On Friday morning, after a wide receiver for the New York Jets was pulled over by a policeman for speeding, he allegedly threatened the officer by saying that when he got out of the police vehicle, he would find the officer’s wife, “f–k her and n-t in her eye.”
According to the Broward County police report, at around 2:15 a.m. Friday, Jets wide receiver Robby Anderson, driving a white SUV, accelerated past officer Jonathan B. Hennessy, who then followed him. The officer pace-clocked Anderson racing at 105 mph in a 45 mph zone for roughly three-quarters of a mile before Anderson reportedly slowed down to 45 mph as he neared a red light, which he sped through. Anderson then reportedly ran another red light before he started weaving from lane to lane.
Once Anderson finally stopped, according to the police report, Hennessy ordered him out of the vehicle and called for backup. Once another officer arrived, Anderson said he wanted a lawyer and would not easily get into the police vehicle; Hennessy reported he felt Anderson “brace, tense and refuse” to enter the vehicle.
While in the back of my patrol vehicle, Robert stated that when he got out he was going to find my wife, f*** her and nut in her eye. He continued (to) make other verbal threats towards my family. Based on his statements. it was clear that he intended to sexually assault my wife. He also began to brag about how much money he has and how all I was doing was trying to do is “Ruin his fun”.
Hennessy reported no indications of drug or alcohol influence.
On Saturday, Anderson’s attorney, Ed O’Donnell, speaking to the New York Post, claimed Anderson believed he “could have wound up dead” from his confrontation with police, adding, “He’s not accusing anybody of anything … but what happens to young black men when they’re stopped for a traffic offense? Because that’s what it was. The other stuff was after the fact.” O’Donnell, who bailed Anderson out of jail, said he spoke to Anderson on Saturday. He stated, “I said, ‘I’m glad you’re OK,’ and he said, ‘I know. I could have wound up dead.’”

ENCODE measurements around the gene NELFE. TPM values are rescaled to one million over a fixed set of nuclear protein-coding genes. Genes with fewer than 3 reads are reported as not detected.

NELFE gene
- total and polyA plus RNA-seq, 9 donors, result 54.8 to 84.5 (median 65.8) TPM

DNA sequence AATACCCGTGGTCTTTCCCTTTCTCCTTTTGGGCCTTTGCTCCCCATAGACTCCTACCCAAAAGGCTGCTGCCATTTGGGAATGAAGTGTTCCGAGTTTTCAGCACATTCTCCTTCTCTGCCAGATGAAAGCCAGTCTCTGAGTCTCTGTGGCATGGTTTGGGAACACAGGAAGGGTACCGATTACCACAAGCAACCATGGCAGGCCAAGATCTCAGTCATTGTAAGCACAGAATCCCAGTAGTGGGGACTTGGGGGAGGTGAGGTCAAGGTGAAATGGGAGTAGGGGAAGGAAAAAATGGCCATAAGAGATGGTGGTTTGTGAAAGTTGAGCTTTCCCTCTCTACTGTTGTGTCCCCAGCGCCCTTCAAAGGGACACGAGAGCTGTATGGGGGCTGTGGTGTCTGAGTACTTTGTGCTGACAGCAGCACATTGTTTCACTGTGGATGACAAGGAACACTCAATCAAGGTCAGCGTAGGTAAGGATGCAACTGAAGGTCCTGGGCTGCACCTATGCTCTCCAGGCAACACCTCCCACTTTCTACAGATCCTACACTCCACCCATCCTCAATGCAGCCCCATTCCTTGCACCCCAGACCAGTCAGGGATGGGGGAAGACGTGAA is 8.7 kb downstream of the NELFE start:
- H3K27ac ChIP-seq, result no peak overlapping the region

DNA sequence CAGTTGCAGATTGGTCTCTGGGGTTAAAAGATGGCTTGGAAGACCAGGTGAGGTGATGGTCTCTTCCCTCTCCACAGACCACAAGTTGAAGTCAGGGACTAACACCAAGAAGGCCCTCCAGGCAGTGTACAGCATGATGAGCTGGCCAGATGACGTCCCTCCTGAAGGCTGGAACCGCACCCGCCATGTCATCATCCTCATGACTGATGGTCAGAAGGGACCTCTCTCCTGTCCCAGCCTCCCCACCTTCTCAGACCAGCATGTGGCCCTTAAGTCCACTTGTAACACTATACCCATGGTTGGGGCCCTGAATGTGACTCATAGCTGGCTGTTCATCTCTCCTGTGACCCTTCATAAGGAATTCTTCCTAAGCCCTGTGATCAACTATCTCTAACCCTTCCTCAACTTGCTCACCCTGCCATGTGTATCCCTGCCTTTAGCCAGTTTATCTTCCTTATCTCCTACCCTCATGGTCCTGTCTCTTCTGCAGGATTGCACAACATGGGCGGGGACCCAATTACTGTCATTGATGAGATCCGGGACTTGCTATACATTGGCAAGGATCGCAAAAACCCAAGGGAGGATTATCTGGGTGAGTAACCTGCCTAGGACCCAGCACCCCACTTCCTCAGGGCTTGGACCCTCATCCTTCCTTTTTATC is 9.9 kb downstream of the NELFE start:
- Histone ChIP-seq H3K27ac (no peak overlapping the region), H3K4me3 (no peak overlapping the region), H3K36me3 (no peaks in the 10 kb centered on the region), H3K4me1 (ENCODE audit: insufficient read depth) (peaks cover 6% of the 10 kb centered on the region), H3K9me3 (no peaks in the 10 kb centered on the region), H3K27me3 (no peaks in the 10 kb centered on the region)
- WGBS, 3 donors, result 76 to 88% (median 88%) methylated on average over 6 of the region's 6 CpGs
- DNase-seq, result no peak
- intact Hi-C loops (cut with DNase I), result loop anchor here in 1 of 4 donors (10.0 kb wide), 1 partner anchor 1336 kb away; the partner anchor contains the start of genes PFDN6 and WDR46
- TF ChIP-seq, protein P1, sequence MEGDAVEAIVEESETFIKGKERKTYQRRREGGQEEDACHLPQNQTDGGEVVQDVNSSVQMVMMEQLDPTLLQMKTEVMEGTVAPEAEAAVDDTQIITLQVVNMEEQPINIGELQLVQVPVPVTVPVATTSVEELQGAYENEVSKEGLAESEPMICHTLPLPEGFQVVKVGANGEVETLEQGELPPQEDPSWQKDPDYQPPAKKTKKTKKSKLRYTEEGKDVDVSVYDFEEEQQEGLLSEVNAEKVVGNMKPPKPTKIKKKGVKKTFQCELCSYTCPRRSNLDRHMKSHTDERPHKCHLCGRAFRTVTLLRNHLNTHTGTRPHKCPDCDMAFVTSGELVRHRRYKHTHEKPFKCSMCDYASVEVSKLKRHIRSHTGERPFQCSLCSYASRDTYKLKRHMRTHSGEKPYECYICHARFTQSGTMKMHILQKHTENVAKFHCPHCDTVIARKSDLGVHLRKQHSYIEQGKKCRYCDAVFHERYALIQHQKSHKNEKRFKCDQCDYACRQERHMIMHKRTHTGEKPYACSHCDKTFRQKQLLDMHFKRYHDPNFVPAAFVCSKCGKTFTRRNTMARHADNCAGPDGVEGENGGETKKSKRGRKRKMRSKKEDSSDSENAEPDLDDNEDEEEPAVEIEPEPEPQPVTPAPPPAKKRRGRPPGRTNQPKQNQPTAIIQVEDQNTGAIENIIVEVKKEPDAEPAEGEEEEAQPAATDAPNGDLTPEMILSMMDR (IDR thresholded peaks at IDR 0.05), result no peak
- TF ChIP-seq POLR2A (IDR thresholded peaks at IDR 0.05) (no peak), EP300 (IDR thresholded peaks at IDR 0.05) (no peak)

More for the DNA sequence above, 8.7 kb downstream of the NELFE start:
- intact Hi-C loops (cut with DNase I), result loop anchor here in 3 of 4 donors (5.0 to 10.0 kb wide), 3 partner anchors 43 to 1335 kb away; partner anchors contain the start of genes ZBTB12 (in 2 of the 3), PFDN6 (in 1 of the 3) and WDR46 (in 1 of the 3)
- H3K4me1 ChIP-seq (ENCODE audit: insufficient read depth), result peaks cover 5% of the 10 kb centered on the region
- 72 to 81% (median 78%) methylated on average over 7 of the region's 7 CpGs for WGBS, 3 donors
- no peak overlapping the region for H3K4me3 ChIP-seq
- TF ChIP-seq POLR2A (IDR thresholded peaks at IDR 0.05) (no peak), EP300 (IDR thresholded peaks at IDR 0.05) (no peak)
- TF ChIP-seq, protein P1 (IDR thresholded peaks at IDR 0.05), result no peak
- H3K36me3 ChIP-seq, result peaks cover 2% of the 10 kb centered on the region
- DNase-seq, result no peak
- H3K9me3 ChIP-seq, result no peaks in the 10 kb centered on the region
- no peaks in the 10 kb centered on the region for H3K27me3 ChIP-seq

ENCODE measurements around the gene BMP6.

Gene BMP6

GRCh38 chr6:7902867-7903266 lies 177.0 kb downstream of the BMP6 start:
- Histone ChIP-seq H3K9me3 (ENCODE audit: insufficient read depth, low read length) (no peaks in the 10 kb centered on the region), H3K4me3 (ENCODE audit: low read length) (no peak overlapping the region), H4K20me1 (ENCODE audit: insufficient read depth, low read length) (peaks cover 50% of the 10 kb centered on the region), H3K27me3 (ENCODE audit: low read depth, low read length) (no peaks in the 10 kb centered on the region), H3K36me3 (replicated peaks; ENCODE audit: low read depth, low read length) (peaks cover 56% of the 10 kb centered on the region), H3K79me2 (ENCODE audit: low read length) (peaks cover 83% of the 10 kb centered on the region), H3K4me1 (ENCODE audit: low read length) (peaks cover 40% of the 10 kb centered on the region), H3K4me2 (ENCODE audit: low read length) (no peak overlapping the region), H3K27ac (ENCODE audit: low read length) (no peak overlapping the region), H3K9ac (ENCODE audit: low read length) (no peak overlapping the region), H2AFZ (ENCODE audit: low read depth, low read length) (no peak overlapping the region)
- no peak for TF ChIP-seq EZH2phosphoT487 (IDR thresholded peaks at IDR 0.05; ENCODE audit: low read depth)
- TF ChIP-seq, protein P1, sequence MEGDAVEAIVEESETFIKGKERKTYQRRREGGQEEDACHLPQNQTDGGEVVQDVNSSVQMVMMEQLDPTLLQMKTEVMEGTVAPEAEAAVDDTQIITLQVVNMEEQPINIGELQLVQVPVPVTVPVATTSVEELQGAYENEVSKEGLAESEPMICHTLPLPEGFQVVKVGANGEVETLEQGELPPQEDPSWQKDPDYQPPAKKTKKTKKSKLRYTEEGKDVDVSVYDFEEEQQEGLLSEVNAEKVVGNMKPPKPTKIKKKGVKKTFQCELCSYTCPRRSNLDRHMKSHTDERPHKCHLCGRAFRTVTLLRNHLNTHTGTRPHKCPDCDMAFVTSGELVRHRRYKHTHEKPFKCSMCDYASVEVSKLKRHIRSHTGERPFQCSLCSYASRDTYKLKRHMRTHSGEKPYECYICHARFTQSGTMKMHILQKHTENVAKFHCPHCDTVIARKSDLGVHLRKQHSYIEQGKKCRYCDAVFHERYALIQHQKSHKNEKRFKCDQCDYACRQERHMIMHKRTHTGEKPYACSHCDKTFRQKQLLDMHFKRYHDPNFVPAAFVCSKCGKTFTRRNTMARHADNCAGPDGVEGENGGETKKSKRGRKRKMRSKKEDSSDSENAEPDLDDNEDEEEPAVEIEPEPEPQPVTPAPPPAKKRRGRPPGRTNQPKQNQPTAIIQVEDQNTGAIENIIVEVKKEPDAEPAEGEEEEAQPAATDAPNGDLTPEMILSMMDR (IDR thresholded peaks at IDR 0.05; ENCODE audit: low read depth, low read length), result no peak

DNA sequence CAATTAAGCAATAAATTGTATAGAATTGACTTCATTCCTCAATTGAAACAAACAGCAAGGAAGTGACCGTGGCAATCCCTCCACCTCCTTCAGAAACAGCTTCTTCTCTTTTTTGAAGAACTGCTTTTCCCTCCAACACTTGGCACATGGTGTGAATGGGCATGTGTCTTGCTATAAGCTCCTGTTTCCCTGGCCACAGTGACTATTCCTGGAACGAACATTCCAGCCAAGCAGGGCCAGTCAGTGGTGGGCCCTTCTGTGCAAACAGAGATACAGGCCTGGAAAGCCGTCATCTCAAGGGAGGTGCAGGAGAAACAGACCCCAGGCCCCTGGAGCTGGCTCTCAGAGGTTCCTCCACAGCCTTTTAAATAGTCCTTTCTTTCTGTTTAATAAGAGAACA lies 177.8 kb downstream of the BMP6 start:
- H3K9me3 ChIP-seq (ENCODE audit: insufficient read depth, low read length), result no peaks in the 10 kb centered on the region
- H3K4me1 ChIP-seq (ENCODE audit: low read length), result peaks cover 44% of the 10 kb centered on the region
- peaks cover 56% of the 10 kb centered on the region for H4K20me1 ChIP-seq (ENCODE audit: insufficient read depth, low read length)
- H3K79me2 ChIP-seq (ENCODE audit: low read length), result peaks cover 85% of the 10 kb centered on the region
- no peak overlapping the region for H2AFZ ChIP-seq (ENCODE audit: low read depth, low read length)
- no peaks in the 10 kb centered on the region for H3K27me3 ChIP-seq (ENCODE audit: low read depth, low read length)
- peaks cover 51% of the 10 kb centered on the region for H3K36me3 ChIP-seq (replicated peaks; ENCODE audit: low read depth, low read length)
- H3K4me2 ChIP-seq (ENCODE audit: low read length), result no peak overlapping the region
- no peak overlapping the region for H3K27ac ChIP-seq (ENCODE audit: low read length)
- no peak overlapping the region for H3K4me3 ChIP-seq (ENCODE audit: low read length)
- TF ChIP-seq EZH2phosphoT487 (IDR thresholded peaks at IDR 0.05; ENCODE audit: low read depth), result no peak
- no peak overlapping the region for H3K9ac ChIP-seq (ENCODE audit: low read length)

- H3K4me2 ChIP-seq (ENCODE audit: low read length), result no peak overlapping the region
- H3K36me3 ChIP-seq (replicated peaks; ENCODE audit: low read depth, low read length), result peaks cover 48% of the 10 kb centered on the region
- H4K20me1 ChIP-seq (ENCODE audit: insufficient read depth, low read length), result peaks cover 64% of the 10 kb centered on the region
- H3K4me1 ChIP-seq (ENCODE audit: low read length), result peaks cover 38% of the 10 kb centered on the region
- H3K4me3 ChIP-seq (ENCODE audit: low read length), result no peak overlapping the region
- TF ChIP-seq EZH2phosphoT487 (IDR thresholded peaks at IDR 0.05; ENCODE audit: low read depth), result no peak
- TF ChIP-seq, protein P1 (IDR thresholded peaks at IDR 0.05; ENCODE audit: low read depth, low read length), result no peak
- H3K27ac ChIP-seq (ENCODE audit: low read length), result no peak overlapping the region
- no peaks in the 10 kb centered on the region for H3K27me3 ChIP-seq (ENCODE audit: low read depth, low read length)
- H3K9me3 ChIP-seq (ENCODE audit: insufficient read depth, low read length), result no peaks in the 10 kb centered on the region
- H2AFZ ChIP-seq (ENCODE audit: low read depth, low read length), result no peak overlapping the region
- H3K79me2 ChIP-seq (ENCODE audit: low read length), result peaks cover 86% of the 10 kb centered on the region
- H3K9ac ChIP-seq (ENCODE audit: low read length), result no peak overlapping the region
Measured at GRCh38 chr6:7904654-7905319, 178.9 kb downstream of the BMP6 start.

O’Donnell claimed, “The charges are totally out of character for Robby. He’s just a fine young man who I hold in high regard. I don’t know what he said [to police]. I know what’s been printed. I’ve been doing this for 47 years and what’s stated in a police report is often at odds with true facts. It started as a traffic offense and escalated, OK?”
This is not Anderson’s first brush with the law; in May 2017, he was charged with resisting arrest with violence and obstruction of a police officer.
For the incident on Friday, Anderson has been charged with resisting an officer/obstruction without violence; felony harm to a public servant or family; felony fleeing/eluding while lights/siren active; reckless driving; failure to drive in a single lane; two counts of disobeying/avoiding a red light; speeding; and turning without a signal.